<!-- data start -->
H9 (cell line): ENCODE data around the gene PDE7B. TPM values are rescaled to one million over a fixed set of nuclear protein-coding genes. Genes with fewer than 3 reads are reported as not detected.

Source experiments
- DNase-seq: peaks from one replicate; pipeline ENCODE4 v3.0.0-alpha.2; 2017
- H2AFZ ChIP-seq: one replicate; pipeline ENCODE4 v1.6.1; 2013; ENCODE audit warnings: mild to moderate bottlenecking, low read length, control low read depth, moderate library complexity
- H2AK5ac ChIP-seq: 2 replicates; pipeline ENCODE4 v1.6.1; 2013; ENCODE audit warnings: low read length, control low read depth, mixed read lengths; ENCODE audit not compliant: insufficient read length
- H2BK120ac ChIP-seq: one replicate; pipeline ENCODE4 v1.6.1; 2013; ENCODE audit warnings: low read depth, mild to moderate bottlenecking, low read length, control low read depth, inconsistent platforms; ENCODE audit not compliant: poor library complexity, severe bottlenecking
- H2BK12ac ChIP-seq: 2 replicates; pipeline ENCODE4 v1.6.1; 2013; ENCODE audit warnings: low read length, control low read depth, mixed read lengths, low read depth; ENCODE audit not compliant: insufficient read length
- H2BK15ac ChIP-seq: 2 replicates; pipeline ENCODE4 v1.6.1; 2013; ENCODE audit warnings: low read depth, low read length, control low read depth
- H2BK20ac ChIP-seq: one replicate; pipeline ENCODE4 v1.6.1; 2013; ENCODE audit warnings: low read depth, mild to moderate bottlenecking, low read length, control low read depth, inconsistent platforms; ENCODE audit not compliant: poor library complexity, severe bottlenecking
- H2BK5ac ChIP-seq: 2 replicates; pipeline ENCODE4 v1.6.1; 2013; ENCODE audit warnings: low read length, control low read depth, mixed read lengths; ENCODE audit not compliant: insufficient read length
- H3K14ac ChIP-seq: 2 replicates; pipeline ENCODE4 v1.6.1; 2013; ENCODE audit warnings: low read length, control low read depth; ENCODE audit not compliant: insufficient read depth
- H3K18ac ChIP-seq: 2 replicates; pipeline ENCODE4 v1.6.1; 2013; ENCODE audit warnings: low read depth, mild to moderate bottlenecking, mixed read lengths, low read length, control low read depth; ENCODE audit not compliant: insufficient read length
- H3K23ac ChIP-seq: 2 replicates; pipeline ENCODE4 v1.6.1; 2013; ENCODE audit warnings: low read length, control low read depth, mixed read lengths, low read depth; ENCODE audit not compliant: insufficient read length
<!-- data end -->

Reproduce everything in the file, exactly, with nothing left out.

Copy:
H9 (cell line): ENCODE data around the gene PDE7B. TPM values are rescaled to one million over a fixed set of nuclear protein-coding genes. Genes with fewer than 3 reads are reported as not detected.

Source experiments
- DNase-seq: peaks from one replicate; pipeline ENCODE4 v3.0.0-alpha.2; 2017
- H2AFZ ChIP-seq: one replicate; pipeline ENCODE4 v1.6.1; 2013; ENCODE audit warnings: mild to moderate bottlenecking, low read length, control low read depth, moderate library complexity
- H2AK5ac ChIP-seq: 2 replicates; pipeline ENCODE4 v1.6.1; 2013; ENCODE audit warnings: low read length, control low read depth, mixed read lengths; ENCODE audit not compliant: insufficient read length
- H2BK120ac ChIP-seq: one replicate; pipeline ENCODE4 v1.6.1; 2013; ENCODE audit warnings: low read depth, mild to moderate bottlenecking, low read length, control low read depth, inconsistent platforms; ENCODE audit not compliant: poor library complexity, severe bottlenecking
- H2BK12ac ChIP-seq: 2 replicates; pipeline ENCODE4 v1.6.1; 2013; ENCODE audit warnings: low read length, control low read depth, mixed read lengths, low read depth; ENCODE audit not compliant: insufficient read length
- H2BK15ac ChIP-seq: 2 replicates; pipeline ENCODE4 v1.6.1; 2013; ENCODE audit warnings: low read depth, low read length, control low read depth
- H2BK20ac ChIP-seq: one replicate; pipeline ENCODE4 v1.6.1; 2013; ENCODE audit warnings: low read depth, mild to moderate bottlenecking, low read length, control low read depth, inconsistent platforms; ENCODE audit not compliant: poor library complexity, severe bottlenecking
- H2BK5ac ChIP-seq: 2 replicates; pipeline ENCODE4 v1.6.1; 2013; ENCODE audit warnings: low read length, control low read depth, mixed read lengths; ENCODE audit not compliant: insufficient read length
- H3K14ac ChIP-seq: 2 replicates; pipeline ENCODE4 v1.6.1; 2013; ENCODE audit warnings: low read length, control low read depth; ENCODE audit not compliant: insufficient read depth
- H3K18ac ChIP-seq: 2 replicates; pipeline ENCODE4 v1.6.1; 2013; ENCODE audit warnings: low read depth, mild to moderate bottlenecking, mixed read lengths, low read length, control low read depth; ENCODE audit not compliant: insufficient read length
- H3K23ac ChIP-seq: 2 replicates; pipeline ENCODE4 v1.6.1; 2013; ENCODE audit warnings: low read length, control low read depth, mixed read lengths, low read depth; ENCODE audit not compliant: insufficient read length